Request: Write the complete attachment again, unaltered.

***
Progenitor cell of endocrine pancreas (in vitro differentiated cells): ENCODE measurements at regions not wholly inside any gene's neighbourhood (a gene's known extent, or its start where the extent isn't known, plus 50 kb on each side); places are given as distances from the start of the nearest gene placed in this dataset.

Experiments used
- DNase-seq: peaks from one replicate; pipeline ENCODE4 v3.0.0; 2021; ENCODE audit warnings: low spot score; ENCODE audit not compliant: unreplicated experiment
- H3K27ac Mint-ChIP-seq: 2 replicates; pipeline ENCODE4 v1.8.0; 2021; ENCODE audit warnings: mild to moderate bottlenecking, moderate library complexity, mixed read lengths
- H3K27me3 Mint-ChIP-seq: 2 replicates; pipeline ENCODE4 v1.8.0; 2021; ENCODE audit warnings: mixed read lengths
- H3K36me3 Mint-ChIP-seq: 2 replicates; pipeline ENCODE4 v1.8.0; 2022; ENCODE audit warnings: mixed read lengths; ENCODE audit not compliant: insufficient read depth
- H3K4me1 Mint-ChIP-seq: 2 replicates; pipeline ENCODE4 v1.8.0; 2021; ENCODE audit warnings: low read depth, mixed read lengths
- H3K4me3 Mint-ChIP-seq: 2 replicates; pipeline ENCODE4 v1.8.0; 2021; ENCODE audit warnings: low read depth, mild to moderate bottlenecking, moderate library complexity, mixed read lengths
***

Progenitor cell of endocrine pancreas (in vitro differentiated cells): ENCODE measurements at regions not wholly inside any gene's neighbourhood (a gene's known extent, or its start where the extent isn't known, plus 50 kb on each side); places are given as distances from the start of the nearest gene placed in this dataset.

Experiments used
- DNase-seq: peaks from one replicate; pipeline ENCODE4 v3.0.0; 2021; ENCODE audit warnings: low spot score; ENCODE audit not compliant: unreplicated experiment
- H3K27ac Mint-ChIP-seq: 2 replicates; pipeline ENCODE4 v1.8.0; 2021; ENCODE audit warnings: mild to moderate bottlenecking, moderate library complexity, mixed read lengths
- H3K27me3 Mint-ChIP-seq: 2 replicates; pipeline ENCODE4 v1.8.0; 2021; ENCODE audit warnings: mixed read lengths
- H3K36me3 Mint-ChIP-seq: 2 replicates; pipeline ENCODE4 v1.8.0; 2022; ENCODE audit warnings: mixed read lengths; ENCODE audit not compliant: insufficient read depth
- H3K4me1 Mint-ChIP-seq: 2 replicates; pipeline ENCODE4 v1.8.0; 2021; ENCODE audit warnings: low read depth, mixed read lengths
- H3K4me3 Mint-ChIP-seq: 2 replicates; pipeline ENCODE4 v1.8.0; 2021; ENCODE audit warnings: low read depth, mild to moderate bottlenecking, moderate library complexity, mixed read lengths